Extramural research grants and scientists’ funding strategies: Beggars cannot be choosers?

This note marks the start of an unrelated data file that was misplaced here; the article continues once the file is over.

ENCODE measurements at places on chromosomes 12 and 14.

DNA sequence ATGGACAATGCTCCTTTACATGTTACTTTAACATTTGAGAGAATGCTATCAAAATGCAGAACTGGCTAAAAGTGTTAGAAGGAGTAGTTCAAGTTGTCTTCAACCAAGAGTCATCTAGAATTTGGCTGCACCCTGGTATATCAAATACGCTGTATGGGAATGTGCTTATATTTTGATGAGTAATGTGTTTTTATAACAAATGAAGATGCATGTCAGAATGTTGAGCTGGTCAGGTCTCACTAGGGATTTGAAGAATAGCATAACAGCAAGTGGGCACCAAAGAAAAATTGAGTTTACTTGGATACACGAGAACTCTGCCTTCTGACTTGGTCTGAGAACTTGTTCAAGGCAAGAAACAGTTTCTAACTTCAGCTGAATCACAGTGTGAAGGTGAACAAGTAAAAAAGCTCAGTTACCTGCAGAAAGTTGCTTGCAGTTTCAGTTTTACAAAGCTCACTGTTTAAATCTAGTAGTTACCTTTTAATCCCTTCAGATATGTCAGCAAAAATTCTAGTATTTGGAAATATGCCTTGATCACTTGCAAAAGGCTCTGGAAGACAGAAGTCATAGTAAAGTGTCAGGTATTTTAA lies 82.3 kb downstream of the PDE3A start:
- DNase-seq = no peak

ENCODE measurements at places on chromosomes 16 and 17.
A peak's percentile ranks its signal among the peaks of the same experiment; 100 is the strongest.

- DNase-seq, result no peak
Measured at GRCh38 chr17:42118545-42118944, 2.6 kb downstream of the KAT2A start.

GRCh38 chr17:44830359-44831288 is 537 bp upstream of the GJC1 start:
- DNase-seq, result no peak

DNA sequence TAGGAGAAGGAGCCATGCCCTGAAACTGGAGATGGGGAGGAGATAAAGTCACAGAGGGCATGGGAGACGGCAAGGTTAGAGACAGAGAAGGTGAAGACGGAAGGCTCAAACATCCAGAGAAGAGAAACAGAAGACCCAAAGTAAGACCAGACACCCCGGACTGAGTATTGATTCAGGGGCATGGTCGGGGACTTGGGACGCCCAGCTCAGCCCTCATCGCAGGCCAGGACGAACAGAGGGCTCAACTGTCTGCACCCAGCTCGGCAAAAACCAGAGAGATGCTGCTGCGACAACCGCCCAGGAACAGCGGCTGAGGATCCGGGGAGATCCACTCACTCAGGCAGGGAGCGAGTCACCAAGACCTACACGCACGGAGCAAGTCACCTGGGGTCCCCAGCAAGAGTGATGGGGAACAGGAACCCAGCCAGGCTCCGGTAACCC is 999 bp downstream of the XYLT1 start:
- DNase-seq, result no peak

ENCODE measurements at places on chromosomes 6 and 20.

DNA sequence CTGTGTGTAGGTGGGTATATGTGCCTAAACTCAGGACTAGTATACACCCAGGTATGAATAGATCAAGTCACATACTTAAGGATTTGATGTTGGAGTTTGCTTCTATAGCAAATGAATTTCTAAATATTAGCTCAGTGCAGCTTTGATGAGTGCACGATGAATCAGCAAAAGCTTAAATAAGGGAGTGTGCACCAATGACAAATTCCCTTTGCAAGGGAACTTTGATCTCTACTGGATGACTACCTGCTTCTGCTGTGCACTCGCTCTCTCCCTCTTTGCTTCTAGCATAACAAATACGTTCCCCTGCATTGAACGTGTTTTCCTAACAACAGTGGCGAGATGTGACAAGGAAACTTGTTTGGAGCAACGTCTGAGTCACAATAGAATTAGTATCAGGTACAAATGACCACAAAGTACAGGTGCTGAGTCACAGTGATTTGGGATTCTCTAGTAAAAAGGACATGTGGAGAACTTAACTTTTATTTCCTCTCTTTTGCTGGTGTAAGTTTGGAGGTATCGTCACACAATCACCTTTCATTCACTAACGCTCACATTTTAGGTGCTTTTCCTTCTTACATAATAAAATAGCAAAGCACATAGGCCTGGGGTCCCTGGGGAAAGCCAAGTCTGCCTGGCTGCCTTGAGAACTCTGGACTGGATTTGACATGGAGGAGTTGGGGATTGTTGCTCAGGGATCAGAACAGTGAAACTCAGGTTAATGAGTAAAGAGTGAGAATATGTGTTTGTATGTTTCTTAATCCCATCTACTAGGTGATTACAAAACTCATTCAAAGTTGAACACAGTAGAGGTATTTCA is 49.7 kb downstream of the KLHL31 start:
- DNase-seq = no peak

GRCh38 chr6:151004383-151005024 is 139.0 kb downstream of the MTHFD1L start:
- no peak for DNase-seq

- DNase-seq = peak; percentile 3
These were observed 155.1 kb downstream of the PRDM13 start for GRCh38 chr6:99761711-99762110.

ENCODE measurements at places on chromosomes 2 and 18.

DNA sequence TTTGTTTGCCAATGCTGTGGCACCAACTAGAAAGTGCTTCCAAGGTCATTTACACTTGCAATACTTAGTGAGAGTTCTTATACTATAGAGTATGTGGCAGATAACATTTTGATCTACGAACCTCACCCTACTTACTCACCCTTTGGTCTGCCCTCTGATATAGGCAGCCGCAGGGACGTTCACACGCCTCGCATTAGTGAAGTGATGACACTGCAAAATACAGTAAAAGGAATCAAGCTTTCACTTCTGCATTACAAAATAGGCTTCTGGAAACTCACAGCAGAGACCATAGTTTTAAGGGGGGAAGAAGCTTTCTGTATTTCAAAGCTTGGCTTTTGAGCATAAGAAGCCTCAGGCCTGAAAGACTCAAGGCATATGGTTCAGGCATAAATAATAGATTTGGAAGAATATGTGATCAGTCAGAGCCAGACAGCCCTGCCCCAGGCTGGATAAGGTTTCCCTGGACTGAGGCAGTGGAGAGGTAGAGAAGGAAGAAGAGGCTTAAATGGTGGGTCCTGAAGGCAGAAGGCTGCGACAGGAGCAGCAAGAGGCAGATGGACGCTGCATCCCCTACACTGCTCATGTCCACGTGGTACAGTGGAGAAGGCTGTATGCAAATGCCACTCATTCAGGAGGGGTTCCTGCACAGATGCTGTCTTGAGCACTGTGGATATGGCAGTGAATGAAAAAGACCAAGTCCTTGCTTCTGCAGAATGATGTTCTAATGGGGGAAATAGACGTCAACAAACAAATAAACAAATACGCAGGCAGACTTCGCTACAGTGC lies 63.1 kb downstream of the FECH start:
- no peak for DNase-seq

Although competitive funding of public research has been characterised as providing output incentives that raise efficiency and productivity, we know very little about whether the quality of a scientist's research is in fact the primary award criterion on which funding bodies base their grant decision. This paper provides insights into scientists’ strategies for obtaining project-based research funding in the presence of multiple funding opportunities. It draws a distinction between four types of grants, including the Sixth Framework Programme for Research and Technological Development (FP6), government, foundation, and industry grants. Based on a sample of more than 800 scientists at universities and public research institutes in Germany, the results indicate that scientist productivity measured in terms of publication and patent stock is a statistically significant determinant only for obtaining foundation and industry grants while the award of an FP6 or government grant is influenced by other characteristics. The results further show that the different grants are not complementary, i.e. scientists specialise in certain grants. In this respect, the analysis informs science, technology and innovation policy about potential discrepancies between policy rhetoric, stipulated award criteria, and actual funding outcomes which makes it possible to fine-tune the debate on how public research should be financed.
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